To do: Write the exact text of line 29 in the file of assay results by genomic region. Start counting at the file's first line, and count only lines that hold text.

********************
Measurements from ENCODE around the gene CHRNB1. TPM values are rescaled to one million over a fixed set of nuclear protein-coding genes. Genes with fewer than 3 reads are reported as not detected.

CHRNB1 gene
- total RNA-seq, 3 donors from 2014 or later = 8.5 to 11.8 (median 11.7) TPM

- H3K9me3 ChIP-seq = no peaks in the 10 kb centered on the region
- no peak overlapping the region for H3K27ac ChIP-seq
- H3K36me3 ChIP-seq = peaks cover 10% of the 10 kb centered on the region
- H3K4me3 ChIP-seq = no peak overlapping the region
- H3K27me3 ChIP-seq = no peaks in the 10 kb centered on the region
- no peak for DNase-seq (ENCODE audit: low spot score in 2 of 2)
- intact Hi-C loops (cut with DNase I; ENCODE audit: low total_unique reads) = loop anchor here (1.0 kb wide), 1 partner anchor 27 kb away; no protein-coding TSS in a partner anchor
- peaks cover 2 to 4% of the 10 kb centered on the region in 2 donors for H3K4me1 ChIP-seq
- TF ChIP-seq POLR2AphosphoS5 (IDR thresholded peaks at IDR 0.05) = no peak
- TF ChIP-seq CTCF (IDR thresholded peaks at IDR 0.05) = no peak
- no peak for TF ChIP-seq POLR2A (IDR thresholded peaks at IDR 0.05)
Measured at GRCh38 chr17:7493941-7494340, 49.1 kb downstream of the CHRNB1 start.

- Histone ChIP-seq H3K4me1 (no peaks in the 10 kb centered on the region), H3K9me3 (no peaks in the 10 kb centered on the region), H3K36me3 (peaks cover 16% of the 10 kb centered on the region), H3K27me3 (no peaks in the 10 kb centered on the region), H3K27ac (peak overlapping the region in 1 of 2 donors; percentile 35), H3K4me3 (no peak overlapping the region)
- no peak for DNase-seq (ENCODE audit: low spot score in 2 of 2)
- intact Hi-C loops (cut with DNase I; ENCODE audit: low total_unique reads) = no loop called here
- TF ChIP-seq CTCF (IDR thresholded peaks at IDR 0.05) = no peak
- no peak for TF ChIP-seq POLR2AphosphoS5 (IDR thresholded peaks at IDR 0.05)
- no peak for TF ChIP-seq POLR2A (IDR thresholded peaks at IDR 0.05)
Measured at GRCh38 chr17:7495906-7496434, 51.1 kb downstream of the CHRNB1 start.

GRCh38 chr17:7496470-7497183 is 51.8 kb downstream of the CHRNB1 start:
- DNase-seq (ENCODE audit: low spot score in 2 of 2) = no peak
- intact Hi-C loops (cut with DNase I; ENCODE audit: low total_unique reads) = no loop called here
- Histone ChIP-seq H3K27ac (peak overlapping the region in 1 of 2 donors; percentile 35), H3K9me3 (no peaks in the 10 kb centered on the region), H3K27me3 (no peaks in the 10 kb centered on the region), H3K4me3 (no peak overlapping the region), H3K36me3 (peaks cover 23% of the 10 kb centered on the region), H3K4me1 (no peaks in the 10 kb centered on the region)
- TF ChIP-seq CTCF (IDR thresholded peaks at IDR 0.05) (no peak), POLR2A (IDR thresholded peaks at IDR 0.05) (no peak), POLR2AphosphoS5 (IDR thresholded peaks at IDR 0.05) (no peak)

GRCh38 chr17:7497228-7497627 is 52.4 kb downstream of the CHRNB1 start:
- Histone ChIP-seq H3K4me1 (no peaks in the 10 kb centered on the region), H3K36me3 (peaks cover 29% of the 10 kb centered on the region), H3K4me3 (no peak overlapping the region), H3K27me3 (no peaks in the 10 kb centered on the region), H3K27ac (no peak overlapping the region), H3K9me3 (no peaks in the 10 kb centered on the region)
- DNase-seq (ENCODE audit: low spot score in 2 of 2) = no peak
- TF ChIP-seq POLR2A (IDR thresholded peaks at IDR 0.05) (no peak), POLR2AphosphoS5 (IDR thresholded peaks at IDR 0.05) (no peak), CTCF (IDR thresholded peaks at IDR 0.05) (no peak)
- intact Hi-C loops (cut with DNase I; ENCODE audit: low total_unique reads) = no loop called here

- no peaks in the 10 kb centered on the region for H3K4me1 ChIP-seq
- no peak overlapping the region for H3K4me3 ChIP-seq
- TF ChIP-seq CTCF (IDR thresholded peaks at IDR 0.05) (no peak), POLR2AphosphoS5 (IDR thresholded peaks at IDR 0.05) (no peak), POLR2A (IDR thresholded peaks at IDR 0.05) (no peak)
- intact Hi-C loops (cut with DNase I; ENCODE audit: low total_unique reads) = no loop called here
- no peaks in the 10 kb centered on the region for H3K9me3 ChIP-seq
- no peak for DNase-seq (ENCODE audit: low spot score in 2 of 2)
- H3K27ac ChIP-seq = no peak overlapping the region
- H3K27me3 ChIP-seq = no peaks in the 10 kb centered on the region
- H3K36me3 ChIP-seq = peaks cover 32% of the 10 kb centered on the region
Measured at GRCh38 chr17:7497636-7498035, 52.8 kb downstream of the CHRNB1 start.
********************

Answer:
- Histone ChIP-seq H3K4me1 (no peaks in the 10 kb centered on the region), H3K36me3 (peaks cover 29% of the 10 kb centered on the region), H3K4me3 (no peak overlapping the region), H3K27me3 (no peaks in the 10 kb centered on the region), H3K27ac (no peak overlapping the region), H3K9me3 (no peaks in the 10 kb centered on the region)